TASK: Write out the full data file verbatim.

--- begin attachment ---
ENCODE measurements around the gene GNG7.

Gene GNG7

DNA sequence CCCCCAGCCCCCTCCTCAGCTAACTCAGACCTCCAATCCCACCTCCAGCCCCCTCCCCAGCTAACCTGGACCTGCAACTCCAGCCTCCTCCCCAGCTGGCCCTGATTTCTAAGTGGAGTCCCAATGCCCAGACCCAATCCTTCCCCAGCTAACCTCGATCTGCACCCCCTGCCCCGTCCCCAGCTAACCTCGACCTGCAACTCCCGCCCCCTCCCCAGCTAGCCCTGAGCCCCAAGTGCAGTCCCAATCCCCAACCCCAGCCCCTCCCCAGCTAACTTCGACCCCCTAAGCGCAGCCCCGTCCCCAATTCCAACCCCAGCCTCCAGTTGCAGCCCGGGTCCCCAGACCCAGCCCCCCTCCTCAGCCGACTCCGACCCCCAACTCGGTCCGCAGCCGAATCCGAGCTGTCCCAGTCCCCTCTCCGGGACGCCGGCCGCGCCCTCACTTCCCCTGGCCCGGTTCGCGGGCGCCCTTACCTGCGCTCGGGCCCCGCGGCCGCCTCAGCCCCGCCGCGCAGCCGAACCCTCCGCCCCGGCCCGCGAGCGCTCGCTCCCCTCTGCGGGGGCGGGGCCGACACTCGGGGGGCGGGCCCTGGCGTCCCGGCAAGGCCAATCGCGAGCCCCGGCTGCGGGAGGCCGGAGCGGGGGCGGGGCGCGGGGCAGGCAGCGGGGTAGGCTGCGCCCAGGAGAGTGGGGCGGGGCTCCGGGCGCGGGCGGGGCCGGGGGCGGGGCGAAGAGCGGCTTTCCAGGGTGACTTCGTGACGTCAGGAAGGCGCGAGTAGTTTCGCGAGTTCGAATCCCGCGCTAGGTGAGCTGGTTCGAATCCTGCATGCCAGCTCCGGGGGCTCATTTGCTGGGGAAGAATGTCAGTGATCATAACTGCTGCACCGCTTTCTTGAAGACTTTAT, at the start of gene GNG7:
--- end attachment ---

ENCODE measurements around the gene GNG7.

Gene GNG7

DNA sequence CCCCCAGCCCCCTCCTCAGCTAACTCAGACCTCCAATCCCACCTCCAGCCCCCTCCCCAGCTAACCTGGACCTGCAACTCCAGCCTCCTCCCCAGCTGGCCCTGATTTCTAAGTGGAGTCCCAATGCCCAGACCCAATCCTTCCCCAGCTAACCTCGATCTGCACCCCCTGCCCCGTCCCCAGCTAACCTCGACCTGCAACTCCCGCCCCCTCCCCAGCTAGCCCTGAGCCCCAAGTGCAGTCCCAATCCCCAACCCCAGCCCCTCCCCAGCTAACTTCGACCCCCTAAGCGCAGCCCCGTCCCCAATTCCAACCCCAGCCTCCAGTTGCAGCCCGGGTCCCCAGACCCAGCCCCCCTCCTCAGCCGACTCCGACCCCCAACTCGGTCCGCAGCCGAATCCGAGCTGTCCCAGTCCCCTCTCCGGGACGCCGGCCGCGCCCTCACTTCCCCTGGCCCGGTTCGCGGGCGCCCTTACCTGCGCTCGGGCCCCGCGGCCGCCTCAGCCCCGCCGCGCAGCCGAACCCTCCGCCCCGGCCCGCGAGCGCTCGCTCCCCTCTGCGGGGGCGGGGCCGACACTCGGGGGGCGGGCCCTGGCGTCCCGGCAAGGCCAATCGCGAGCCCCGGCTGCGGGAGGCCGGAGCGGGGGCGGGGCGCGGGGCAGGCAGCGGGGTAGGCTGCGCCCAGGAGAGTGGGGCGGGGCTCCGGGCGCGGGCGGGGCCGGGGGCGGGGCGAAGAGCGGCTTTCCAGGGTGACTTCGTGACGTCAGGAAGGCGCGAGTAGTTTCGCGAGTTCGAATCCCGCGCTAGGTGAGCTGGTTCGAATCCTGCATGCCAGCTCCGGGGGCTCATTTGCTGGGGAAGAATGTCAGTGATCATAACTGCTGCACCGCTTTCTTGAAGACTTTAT, at the start of gene GNG7: